There are several strengths in this case report. First, this patient had a typical course of Basedow’s disease at first, although she did not have a goiter. At the onset of Basedow’s disease, her TPOAb and TgAb were relatively high. Considering from such findings, she seemed to have Basedow’s disease with associated features of Hashimoto’s thyroiditis, but it was difficult to precisely diagnose this subject only with symptom and thyroid-associated autoimmune antibodies. Second, there is few reports clearly showing Basedow’s disease with associated features of Hashimoto’s thyroiditis. TPOAb and TgAb are sometimes detected in subjects with Basedow’s disease which raises the possibility of coexistence of Basedow’s disease and Hashimoto’s thyroiditis. However, it has not been reported so far about the literal coexistence of Basedow’s disease and Hashimoto’s thyroiditis. In this report, we showed that this subject had Basedow’s disease with associated features of Hashimoto’s thyroiditis based on histopathological findings. Interestingly, such findings showed direct histological signs of Basedow’s disease and Hashimoto’s thyroiditis in the same thyroid gland.

There are also several limitations in this report. First, since we performed a total thyroidectomy at the onset of Basedow’s disease, the precise pathogenesis in this subject remained unknown. Second, since we did not perform radionuclide imaging in this patient, we failed to demonstrate an expected pattern of diffusely increased uptake which is often observed in Basedow’s disease. We think that it would be interesting to know what happens if this subject continues to take anti-thyroid drugs without taking an operation. It would be possible that continuous treatment would lead to amelioration of thyroid function which possibly accompanied by mitigation of hyper-vascularization. Furthermore, it would be intriguing to know whether or not such alteration could influence the histopathological findings which are characteristics of Hashimoto’s thyroiditis.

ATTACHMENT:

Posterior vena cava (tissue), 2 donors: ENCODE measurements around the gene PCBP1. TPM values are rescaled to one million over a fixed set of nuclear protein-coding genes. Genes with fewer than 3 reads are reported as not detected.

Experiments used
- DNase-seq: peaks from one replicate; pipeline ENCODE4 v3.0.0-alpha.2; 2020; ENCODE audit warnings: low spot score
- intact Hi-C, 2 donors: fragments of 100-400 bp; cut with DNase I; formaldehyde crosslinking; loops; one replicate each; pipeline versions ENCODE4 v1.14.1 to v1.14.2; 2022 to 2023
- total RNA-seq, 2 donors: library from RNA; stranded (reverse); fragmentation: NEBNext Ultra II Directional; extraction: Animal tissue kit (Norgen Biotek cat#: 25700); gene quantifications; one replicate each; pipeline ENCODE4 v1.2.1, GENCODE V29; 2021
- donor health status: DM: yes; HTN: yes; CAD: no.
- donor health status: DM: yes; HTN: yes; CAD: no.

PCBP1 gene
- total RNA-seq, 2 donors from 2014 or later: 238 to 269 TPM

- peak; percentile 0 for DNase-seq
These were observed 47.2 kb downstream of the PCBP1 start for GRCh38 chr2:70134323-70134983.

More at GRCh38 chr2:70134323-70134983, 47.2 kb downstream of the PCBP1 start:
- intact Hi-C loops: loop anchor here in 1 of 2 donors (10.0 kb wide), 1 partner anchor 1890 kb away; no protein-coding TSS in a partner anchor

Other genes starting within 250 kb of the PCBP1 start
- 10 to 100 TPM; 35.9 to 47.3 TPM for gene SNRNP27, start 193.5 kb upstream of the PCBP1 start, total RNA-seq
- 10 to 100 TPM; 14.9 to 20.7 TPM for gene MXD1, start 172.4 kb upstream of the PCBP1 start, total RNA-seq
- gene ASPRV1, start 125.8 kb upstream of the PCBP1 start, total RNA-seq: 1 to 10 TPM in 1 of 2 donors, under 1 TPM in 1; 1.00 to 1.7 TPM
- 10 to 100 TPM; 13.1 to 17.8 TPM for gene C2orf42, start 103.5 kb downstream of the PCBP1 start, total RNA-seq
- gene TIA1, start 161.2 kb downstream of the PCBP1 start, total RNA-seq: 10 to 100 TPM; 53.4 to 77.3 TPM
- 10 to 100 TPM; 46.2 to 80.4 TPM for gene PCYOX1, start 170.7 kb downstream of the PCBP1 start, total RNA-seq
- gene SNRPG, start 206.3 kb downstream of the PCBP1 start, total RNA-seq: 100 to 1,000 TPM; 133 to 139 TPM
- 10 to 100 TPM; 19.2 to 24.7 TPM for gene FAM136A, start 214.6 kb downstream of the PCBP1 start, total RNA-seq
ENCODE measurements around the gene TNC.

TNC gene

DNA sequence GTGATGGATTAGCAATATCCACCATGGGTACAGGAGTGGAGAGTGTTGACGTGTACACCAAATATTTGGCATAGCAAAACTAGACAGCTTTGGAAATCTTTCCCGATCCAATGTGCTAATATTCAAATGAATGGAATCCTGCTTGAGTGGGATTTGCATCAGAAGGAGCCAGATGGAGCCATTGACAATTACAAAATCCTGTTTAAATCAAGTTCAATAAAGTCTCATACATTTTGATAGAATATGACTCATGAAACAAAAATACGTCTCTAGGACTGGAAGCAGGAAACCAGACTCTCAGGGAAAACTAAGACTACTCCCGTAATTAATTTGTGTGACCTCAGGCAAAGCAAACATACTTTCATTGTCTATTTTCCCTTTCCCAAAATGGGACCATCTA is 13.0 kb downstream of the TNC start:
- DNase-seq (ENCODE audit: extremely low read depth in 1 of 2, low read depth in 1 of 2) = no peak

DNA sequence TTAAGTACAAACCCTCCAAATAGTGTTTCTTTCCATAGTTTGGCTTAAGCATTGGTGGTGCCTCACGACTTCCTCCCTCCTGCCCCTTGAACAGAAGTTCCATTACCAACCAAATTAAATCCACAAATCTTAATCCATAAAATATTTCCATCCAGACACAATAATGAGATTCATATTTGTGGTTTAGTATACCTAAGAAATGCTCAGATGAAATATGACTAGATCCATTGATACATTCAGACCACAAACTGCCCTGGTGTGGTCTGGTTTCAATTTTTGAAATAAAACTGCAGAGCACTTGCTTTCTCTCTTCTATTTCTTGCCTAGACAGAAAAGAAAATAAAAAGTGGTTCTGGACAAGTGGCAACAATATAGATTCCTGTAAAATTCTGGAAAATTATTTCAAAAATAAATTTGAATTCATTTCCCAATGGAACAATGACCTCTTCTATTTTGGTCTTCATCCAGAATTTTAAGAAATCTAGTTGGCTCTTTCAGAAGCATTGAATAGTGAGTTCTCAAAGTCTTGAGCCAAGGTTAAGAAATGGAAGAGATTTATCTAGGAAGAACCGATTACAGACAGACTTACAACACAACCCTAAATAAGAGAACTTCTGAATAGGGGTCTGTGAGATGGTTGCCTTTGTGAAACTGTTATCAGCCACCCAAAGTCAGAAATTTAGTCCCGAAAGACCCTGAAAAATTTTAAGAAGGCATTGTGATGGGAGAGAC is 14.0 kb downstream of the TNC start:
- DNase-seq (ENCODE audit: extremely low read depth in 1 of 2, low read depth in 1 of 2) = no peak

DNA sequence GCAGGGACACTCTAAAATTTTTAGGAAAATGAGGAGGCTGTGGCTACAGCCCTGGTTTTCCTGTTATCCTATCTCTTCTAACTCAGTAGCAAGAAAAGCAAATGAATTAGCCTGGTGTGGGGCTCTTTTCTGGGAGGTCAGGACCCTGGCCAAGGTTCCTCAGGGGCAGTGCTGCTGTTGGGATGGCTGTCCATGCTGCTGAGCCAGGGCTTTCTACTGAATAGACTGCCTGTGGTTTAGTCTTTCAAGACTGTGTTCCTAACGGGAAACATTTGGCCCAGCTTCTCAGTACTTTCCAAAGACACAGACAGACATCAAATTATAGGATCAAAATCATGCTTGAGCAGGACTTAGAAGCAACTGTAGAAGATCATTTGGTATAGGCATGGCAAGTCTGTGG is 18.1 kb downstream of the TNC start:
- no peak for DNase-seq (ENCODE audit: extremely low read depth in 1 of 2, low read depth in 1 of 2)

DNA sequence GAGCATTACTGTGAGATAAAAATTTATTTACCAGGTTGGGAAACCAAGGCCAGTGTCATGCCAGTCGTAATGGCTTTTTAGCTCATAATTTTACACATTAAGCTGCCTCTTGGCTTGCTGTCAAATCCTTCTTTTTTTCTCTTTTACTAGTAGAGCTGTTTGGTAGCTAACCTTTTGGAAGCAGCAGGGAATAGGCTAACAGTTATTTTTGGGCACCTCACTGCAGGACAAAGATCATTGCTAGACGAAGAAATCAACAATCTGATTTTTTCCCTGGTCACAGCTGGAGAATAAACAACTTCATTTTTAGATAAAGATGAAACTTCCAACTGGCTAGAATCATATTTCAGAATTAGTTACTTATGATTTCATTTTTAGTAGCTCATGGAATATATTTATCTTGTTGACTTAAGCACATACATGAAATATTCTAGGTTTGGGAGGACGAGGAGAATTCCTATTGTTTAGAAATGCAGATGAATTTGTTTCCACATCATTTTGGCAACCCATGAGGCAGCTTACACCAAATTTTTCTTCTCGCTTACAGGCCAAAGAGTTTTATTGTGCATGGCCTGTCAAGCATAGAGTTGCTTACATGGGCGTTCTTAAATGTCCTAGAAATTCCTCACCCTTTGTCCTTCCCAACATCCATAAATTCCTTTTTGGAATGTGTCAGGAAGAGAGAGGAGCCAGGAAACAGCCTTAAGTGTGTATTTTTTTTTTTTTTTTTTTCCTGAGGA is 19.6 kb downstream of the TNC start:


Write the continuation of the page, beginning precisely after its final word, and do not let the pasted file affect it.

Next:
Taken together, we should bear in mind the possibility of Basedow’s disease with associated features of Hashimoto’s thyroiditis in histopathological findings among subjects with Basedow’s disease, particularly when not only TRAb and TSAb but also TPOAb and TgAb are positive.

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Abbreviations

TRAb:

thyrotropin receptor antibodies

TSAb:

thyroid-stimulating antibody

TPOAb:

thyroid peroxidase antibodies

TgAb:

thyroglobulin antibodies

MMI:

thiamazole

CRE:

Creatinine

BUN:

blood urea nitrogen

AST:

asparate aminotransferase

ALT:

alanine transaminase

ALP:

alkaline phosphatase

(ALP) γ-GTP:

γ-glutamyltranspeptidase

LDH:

lactate dehydrogenase

TSH:

thyroid-stimulating hormone

FT3:

free triiodothyronine

FT4:

free thyroxine

PTU:

propylthiouracil

ANA:

anti-nuclear antibody

MPO-ANCA:

myeloperoxidase-anti-neutrophil cytoplasmic antibody

PR3-ANCA:

proteinase3-anti-neutrophil cytoplasmic antibody

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M.H., T.A. and H.K. researched data and wrote the manuscript. F.K., Y.I., S.I., Y.M., K.T., K.K. and S.N. researched data and contributed to the discussion. All authors have read and approved the manuscript.

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Correspondence to Takatoshi Anno.

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Horiya, M., Anno, T., Kawasaki, F. et al. Basedow’s disease with associated features of Hashimoto’s thyroiditis based on histopathological findings. BMC Endocr Disord 20, 120 (2020). https://doi.org/10.1186/s12902-020-00602-8

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Keywords

  • Basedow’s disease
  • Hashimoto’s thyroiditis
  • Histopathological features
  • Autoimmune antibody